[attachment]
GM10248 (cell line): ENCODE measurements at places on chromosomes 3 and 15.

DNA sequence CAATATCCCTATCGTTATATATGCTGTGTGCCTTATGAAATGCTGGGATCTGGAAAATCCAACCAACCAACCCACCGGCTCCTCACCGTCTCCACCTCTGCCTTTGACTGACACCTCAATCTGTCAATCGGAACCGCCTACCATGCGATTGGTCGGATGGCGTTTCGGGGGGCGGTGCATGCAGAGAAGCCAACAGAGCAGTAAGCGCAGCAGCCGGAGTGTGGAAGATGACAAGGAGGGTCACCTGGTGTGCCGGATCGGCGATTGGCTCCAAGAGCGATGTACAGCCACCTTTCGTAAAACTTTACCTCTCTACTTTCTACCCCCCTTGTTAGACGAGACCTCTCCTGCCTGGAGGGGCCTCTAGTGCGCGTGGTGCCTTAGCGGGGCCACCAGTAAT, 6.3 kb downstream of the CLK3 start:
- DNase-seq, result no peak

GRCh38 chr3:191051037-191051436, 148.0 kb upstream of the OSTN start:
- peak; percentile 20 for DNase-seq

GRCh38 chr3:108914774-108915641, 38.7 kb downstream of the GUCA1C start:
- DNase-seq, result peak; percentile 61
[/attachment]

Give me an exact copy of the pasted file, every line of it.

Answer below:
GM10248 (cell line): ENCODE measurements at places on chromosomes 3 and 15.

DNA sequence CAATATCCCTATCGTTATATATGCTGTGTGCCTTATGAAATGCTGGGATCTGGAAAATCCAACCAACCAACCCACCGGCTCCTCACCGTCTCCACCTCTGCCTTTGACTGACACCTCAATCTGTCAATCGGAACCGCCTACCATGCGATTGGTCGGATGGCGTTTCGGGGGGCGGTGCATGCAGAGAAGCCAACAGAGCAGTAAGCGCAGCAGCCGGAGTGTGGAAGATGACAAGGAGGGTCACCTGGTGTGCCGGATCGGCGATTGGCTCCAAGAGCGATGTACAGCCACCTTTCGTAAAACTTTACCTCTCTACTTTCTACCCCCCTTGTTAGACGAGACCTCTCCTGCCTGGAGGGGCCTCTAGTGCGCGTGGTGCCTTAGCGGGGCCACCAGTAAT, 6.3 kb downstream of the CLK3 start:
- DNase-seq, result no peak

GRCh38 chr3:191051037-191051436, 148.0 kb upstream of the OSTN start:
- peak; percentile 20 for DNase-seq

GRCh38 chr3:108914774-108915641, 38.7 kb downstream of the GUCA1C start:
- DNase-seq, result peak; percentile 61